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Everything posted by peterdoughty

  1. I think this link refers - it's not a very technical explanation of what exactly happened in the electrical system or what was needed to fix it though! (I've hunted through a couple of CD booklets because I remembered reading something similar, and found it: Gillian Weir relays a separate story about one of her performances of Camillieri's Missa Mundi causing the organ's fuses to blow 'in one venerable English cathedral,' although luckily her recorded performance of it, in the RFH, didn't suffer the same fate!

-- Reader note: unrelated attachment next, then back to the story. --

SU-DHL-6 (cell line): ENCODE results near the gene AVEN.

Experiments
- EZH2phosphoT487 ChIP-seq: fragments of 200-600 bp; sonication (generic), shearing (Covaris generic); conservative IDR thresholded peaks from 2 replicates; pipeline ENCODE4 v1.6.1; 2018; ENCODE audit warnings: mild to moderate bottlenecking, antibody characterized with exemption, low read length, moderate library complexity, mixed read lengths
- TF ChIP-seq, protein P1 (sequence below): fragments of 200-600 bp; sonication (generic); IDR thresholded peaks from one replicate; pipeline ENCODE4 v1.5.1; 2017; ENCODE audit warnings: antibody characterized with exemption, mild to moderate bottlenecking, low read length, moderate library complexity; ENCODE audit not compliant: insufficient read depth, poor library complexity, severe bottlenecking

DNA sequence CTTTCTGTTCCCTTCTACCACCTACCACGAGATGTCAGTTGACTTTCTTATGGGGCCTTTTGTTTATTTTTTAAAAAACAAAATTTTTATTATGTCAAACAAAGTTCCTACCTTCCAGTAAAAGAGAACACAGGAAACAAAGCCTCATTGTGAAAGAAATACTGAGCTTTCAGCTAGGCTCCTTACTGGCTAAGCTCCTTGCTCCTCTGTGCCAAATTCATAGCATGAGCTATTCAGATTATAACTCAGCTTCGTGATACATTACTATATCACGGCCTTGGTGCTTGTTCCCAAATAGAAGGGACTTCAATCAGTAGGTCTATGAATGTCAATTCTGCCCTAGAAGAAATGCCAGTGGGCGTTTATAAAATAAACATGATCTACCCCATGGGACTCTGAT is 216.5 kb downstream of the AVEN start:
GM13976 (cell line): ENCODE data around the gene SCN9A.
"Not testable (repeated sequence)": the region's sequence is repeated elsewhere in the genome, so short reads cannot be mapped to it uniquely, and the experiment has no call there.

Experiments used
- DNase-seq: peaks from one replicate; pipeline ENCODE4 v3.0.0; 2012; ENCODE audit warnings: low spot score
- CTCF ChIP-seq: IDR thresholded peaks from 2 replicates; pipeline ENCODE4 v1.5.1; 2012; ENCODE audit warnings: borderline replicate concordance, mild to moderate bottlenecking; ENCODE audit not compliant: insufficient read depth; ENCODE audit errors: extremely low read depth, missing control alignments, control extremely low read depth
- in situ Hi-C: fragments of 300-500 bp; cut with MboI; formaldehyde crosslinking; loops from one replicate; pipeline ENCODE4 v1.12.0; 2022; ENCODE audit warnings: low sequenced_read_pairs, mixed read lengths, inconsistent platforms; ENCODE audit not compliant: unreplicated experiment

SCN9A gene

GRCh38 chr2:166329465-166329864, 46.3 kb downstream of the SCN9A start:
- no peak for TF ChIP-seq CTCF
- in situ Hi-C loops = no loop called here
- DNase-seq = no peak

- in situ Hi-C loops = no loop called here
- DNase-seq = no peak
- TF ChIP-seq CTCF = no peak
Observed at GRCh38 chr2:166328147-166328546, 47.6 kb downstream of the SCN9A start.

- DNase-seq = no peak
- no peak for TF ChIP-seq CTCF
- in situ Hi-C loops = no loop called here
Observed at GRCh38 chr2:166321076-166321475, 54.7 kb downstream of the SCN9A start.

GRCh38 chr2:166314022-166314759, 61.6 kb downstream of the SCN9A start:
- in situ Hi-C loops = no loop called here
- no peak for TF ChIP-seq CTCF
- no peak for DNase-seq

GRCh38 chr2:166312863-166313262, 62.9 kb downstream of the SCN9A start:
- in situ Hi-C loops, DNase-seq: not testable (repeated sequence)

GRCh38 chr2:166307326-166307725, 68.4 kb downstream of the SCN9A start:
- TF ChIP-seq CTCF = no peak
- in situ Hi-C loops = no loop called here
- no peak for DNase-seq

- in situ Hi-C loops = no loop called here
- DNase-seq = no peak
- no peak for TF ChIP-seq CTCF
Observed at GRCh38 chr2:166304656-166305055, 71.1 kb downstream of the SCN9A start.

2. And something very out of the ordinary.